Although appellant claims that a hearing on his ineffectiveness claim is required, he offers no specific reason but merely asserts that "if the hearing court found that there was not a good reason to omit Terry Tibbs' testimony at trial, relief in the form of a new trial would be in order." We disagree. There is, to be sure, "a presumption that a trial court presented with a § 23-110 motion alleging ineffectiveness of defense counsel should conduct a hearing." Sykes v. United States, 585 A.2d 1335, 1339 (D.C. 1991) (citation omitted); see Gray v. United States, 617 A.2d 521, 523 (D.C. 1992). But there are three types of claims which this court has held do not require a hearing: "(1) vague and conclusory allegations, (2) palpably incredible claims, and (3) assertions that would not merit relief even if true." Ramsey v. United States, 569 A.2d 142, 147 (D.C. 1990) (citations omitted). In addition, there are some § 23-110 motions "which can be resolved on the basis of the available record," so that a hearing is not required. Alpizar v. United States, 595 A.2d 991, 993 n.4 (D.C. 1991). This is such a case.

Both the trial transcript and defense counsel's affidavit show that defense counsel and appellant together determined that it would be unnecessary -- indeed, imprudent -- to call Terry Tibbs as a witness. Counsel told the court on the third day of trial, after the subpoena for Mrs. Tibbs had been issued, that she was not available and we prefer to move forward." The fact that this "we" refers to both appellant and his counsel is made clear by counsel's affidavit, which states explicitly that the two of them decided together, after discussing the matter, that Mrs. Tibbs would not be called "even if the marshals brought her to court." *fn5 Thus it is plain that appellant himself was involved in the decision not to call Mrs. Tibbs, and that he cannot now try to shift the blame for her absence onto his attorney.

But there is a more fundamental reason why we must reject appellant's argument. Under Strickland v. Washington, supra, a defendant claiming ineffective assistance of counsel has a twofold burden:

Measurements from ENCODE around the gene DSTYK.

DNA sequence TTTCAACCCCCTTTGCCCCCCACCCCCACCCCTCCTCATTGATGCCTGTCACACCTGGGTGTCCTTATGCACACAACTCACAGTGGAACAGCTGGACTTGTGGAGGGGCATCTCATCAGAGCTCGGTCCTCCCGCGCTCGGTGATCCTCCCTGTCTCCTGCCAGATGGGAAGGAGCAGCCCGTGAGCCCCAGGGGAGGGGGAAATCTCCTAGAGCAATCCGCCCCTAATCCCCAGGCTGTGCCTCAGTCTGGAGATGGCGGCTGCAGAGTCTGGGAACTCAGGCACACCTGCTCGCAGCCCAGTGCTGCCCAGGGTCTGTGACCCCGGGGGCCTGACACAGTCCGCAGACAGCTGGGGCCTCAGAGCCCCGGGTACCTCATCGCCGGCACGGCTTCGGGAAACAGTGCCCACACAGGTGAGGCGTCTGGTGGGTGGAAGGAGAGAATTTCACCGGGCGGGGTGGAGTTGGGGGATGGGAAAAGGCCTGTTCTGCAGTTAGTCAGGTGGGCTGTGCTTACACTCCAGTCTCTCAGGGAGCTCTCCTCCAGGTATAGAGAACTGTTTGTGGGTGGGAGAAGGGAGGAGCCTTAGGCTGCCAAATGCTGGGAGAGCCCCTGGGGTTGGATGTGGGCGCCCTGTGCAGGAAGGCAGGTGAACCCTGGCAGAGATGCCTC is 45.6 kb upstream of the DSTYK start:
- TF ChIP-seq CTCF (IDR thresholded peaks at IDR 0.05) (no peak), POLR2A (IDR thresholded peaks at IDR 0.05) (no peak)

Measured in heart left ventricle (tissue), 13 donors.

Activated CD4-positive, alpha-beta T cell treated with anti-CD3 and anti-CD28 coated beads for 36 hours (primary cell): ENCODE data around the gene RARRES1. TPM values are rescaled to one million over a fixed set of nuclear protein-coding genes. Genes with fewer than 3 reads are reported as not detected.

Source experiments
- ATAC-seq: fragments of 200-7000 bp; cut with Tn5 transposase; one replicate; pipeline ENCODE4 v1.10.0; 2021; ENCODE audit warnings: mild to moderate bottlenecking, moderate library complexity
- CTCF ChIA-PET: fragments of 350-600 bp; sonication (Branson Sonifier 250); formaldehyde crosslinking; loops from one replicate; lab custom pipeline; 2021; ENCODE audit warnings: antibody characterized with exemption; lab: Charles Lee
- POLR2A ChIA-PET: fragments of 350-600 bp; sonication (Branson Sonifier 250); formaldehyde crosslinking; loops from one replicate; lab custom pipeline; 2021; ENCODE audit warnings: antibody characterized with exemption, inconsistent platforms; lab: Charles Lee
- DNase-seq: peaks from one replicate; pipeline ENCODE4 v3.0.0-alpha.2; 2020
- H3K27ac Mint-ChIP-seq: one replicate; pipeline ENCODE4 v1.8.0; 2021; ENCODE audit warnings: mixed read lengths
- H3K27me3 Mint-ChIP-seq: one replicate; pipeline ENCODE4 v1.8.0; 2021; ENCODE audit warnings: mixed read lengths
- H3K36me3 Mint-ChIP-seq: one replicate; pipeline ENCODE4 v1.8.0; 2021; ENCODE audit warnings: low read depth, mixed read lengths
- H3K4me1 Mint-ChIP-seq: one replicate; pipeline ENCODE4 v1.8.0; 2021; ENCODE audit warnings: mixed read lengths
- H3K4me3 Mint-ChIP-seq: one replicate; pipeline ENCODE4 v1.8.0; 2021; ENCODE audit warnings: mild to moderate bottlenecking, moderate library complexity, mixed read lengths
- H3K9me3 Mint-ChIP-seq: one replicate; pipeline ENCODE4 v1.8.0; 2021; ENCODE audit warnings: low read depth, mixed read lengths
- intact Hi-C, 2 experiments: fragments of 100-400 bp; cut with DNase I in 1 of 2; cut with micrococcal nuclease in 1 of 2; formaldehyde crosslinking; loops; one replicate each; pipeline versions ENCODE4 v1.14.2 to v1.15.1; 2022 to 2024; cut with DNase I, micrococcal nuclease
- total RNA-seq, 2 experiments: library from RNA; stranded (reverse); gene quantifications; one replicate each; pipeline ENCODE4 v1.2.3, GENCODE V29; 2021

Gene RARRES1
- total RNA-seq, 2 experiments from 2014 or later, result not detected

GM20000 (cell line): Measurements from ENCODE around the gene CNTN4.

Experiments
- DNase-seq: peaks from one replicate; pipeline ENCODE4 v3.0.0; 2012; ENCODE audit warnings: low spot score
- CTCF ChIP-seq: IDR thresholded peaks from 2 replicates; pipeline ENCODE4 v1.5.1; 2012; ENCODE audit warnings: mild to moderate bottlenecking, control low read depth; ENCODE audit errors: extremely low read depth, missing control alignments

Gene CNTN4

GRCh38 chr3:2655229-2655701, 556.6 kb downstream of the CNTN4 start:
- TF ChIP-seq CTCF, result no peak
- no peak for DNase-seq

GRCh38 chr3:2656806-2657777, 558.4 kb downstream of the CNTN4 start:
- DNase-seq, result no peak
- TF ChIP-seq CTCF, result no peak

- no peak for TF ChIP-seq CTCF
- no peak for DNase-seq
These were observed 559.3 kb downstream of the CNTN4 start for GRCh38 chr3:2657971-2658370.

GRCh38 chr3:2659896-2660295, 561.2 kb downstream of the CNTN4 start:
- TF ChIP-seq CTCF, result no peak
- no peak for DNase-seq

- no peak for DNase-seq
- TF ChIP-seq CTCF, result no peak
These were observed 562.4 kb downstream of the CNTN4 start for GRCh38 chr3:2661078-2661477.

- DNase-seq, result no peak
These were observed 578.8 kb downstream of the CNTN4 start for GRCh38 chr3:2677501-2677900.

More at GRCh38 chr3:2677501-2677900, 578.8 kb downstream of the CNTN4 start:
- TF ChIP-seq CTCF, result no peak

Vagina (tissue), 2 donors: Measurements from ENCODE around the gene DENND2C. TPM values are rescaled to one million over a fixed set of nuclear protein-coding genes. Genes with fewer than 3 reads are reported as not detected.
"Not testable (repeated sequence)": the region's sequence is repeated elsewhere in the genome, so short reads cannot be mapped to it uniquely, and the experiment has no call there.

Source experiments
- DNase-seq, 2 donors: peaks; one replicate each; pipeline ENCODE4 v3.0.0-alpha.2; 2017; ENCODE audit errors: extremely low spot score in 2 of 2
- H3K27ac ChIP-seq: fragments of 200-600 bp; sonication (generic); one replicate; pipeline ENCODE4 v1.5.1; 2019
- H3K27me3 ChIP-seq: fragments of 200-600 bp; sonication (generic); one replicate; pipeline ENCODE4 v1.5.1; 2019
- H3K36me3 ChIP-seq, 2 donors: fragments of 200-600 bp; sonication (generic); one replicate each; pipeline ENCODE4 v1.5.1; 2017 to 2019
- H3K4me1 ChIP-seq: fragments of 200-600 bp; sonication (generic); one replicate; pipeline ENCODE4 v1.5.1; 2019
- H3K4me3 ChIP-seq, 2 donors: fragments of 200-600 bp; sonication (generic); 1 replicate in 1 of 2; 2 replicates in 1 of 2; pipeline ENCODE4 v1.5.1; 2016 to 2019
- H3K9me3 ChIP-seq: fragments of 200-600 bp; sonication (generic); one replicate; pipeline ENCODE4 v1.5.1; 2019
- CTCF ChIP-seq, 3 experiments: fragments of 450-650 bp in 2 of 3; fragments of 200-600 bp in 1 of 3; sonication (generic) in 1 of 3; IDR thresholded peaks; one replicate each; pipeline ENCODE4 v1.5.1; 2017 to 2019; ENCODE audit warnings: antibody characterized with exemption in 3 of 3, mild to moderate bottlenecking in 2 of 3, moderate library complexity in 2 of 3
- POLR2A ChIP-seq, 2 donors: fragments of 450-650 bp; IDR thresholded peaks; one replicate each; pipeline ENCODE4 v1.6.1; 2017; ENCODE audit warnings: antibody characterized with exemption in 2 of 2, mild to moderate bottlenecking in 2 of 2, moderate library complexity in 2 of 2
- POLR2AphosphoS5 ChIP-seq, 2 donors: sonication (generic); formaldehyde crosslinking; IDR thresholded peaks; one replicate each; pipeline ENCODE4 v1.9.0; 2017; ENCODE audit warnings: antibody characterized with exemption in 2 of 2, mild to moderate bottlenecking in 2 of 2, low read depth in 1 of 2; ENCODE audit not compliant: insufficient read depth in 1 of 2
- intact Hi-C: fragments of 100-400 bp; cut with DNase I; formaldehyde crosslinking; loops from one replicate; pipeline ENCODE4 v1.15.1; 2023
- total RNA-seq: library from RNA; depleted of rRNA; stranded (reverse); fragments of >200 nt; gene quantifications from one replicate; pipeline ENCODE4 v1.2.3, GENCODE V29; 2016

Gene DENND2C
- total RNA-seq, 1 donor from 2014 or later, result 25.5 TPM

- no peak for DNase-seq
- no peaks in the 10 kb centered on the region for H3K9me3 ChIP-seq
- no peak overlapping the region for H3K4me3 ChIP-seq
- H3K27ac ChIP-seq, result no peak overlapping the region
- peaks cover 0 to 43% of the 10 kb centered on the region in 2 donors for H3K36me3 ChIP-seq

First, the defendant must show that counsel's performance was deficient. . . . Second, the defendant must show that the deficient performance prejudiced the defense.

466 U.S. at 687. We see nothing in the record to suggest that counsel's performance was deficient. But even if we assume for the sake of argument that it was, we conclude, for the reasons which follow, that the defense was not prejudiced.

In the District of Columbia, as in every other jurisdiction of which we are aware, an attorney has a duty not to present false testimony to a court. Under Rule 3.3(a)(4) of this court's Rules of Professional Conduct, which apply to all members of the District of Columbia Bar, " lawyer shall not knowingly . . . offer evidence that the lawyer knows to be false . . . ." *fn6 As we said long ago in rejecting a similar claim of ineffective assistance:

Counsel does have an obligation to defend with all his skill and energy, but he also has moral and ethical obligations to the court, embodied in the canons of ethics of the profession. . . . The ethical strictures under which an attorney acts forbid him to tender evidence or make statements which he knows to be false as a matter of fact. . . . His activities on behalf of his client are circumscribed by the principles and traditions of the profession and may not include advancing known false testimony in an effort to win his client's cause.

Thornton v. United States, 357 A.2d 429, 437-438 (D.C.) (citations and internal quotation marks omitted), cert. denied, 429 U.S. 1024 97 S. Ct. 644, 50 L. Ed. 2d 626 (1976); see State v. Lloyd, 48 Md. App. 535, , 429 A.2d 244, 250 (1981) ("when a defendant tells his attorney before trial that he committed the crime charged and the attorney is convinced that his client is telling the truth, the attorney is precluded under [an ethical rule] from calling or presenting alibi witnesses who would offer perjured testimony"). Moreover, the Supreme Court has held that "as a matter of law, counsel's conduct [in refusing to cooperate in presenting perjured testimony] cannot establish the prejudice required for relief under the second strand of the Strickland inquiry." Nix v. Whiteside, 475 U.S. 157, 175, 106 S. Ct. 988, 89 L. Ed. 2d 123 (1986); see also Lockhart v. Fretwell, 122 L. Ed. 2d 180, 113 S. Ct. 838, 843 (1993) (discussing Nix v. Whiteside). The Supreme Court in Nix concluded that because defense counsel treated the defendant's "proposed perjury in accord with professional standards, and since [the defendant's] truthful testimony could not have prejudiced the result of his trial," counsel was not ineffective. 475 U.S. at 176. We hold, following Nix, that as a matter of law an attorney is not ineffective for refusing to present testimony which the attorney knows to be false.

Because appellant has offered no other basis for his claim of ineffective assistance, we conclude that a hearing on that claim was unnecessary. Accordingly, appellant's conviction and the denial of his § 23-110 motion without a hearing are both